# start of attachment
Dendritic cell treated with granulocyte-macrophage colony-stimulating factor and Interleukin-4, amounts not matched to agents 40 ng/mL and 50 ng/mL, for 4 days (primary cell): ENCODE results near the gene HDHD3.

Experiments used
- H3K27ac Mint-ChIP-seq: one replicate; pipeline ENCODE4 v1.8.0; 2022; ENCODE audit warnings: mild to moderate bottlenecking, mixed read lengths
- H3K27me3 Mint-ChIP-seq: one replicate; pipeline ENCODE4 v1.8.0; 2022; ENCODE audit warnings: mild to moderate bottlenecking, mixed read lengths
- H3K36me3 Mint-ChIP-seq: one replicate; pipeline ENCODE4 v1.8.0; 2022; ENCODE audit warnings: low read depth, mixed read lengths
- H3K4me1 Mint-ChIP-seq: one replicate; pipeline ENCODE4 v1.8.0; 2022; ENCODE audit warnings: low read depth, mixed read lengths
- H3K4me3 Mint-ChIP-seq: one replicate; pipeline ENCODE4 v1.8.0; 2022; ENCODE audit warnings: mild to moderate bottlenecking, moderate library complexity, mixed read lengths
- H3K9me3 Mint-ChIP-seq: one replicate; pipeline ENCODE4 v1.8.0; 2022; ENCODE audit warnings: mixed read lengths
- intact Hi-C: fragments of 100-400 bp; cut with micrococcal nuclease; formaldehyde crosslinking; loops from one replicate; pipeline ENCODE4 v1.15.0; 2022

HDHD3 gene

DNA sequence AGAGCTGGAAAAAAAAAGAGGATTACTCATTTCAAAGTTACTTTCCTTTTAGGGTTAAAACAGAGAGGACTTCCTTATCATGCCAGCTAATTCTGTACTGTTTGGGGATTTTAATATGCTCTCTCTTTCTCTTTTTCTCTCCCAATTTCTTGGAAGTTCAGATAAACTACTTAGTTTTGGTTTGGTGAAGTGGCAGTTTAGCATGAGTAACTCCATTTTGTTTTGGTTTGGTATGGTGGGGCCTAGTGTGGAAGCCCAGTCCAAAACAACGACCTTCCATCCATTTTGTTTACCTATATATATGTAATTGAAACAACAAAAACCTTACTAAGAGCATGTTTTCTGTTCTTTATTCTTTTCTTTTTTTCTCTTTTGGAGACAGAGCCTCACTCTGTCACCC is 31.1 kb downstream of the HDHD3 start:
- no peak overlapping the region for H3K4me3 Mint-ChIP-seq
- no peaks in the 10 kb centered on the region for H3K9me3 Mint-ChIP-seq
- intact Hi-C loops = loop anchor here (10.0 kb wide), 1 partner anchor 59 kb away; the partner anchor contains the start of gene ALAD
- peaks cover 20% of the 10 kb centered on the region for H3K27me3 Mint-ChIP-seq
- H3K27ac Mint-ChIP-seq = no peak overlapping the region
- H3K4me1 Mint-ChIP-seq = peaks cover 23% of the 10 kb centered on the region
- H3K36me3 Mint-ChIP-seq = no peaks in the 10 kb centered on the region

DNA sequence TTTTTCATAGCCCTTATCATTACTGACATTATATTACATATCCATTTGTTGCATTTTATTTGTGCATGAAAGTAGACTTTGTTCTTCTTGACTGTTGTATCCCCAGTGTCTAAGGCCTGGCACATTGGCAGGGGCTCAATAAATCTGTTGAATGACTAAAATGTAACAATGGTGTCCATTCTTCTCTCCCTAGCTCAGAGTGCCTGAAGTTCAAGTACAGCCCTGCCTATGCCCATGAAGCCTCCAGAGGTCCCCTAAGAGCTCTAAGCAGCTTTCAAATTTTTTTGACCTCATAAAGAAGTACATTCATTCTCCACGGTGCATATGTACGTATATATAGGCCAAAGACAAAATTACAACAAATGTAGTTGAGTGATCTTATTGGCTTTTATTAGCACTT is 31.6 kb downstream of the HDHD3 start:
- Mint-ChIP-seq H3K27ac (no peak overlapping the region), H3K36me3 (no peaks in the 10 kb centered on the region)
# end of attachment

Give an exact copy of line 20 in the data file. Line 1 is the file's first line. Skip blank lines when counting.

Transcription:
- Mint-ChIP-seq H3K27ac (no peak overlapping the region), H3K36me3 (no peaks in the 10 kb centered on the region)